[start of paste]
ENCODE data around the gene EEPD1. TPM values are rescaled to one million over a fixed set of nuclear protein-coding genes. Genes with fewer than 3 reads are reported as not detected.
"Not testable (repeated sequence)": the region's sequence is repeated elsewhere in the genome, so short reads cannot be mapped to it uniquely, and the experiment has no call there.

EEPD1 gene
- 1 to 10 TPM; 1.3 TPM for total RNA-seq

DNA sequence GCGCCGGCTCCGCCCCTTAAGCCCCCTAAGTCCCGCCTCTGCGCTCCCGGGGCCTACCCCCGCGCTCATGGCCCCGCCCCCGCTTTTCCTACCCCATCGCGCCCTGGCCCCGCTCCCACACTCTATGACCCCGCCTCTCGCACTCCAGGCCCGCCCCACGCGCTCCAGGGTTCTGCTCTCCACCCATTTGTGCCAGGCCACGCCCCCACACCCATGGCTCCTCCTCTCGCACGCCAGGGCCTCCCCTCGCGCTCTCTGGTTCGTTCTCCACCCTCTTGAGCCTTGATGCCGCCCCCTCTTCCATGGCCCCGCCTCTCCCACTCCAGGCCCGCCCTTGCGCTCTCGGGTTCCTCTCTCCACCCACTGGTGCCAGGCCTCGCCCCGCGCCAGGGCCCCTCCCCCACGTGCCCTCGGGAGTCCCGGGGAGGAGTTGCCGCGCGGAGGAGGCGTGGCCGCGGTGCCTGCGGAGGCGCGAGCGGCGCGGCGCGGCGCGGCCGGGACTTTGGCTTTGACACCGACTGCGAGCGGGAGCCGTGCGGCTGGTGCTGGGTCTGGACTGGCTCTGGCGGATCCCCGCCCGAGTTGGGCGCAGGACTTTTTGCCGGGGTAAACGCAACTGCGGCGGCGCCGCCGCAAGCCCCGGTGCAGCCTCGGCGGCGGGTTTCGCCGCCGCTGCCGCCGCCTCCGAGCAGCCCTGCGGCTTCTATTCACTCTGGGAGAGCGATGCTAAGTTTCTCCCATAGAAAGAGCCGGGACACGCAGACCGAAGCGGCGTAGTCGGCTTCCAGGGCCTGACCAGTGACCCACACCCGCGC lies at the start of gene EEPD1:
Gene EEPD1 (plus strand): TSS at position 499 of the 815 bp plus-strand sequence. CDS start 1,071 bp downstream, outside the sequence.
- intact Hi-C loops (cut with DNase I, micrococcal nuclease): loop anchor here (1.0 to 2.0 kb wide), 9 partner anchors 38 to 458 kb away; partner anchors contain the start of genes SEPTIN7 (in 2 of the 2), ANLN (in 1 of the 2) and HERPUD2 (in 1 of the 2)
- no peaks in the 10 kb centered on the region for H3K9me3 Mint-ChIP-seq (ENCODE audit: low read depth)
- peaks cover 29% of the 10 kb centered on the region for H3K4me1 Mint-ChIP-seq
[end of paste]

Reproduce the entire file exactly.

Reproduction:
ENCODE data around the gene EEPD1. TPM values are rescaled to one million over a fixed set of nuclear protein-coding genes. Genes with fewer than 3 reads are reported as not detected.
"Not testable (repeated sequence)": the region's sequence is repeated elsewhere in the genome, so short reads cannot be mapped to it uniquely, and the experiment has no call there.

EEPD1 gene
- 1 to 10 TPM; 1.3 TPM for total RNA-seq

DNA sequence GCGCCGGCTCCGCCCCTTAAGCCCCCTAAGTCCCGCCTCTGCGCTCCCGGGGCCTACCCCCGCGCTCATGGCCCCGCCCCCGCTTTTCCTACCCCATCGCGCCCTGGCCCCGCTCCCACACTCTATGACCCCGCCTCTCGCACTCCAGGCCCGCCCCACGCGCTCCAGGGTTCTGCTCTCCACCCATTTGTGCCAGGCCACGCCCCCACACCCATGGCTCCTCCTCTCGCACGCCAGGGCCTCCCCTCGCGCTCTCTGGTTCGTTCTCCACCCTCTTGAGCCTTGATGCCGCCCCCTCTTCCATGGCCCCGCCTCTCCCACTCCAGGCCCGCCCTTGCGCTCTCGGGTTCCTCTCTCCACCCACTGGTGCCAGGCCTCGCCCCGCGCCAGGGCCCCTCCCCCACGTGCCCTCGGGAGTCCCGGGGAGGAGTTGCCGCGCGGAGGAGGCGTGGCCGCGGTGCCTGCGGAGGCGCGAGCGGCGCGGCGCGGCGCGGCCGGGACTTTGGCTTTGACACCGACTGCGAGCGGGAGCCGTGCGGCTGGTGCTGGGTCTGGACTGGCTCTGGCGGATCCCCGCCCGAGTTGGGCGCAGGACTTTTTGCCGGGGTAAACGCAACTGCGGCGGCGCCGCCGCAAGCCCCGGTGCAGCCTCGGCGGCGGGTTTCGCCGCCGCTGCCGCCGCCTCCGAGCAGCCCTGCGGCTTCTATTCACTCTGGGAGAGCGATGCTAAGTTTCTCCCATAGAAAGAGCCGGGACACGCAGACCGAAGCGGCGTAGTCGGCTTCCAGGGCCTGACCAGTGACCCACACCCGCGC lies at the start of gene EEPD1:
Gene EEPD1 (plus strand): TSS at position 499 of the 815 bp plus-strand sequence. CDS start 1,071 bp downstream, outside the sequence.
- intact Hi-C loops (cut with DNase I, micrococcal nuclease): loop anchor here (1.0 to 2.0 kb wide), 9 partner anchors 38 to 458 kb away; partner anchors contain the start of genes SEPTIN7 (in 2 of the 2), ANLN (in 1 of the 2) and HERPUD2 (in 1 of the 2)
- no peaks in the 10 kb centered on the region for H3K9me3 Mint-ChIP-seq (ENCODE audit: low read depth)
- peaks cover 29% of the 10 kb centered on the region for H3K4me1 Mint-ChIP-seq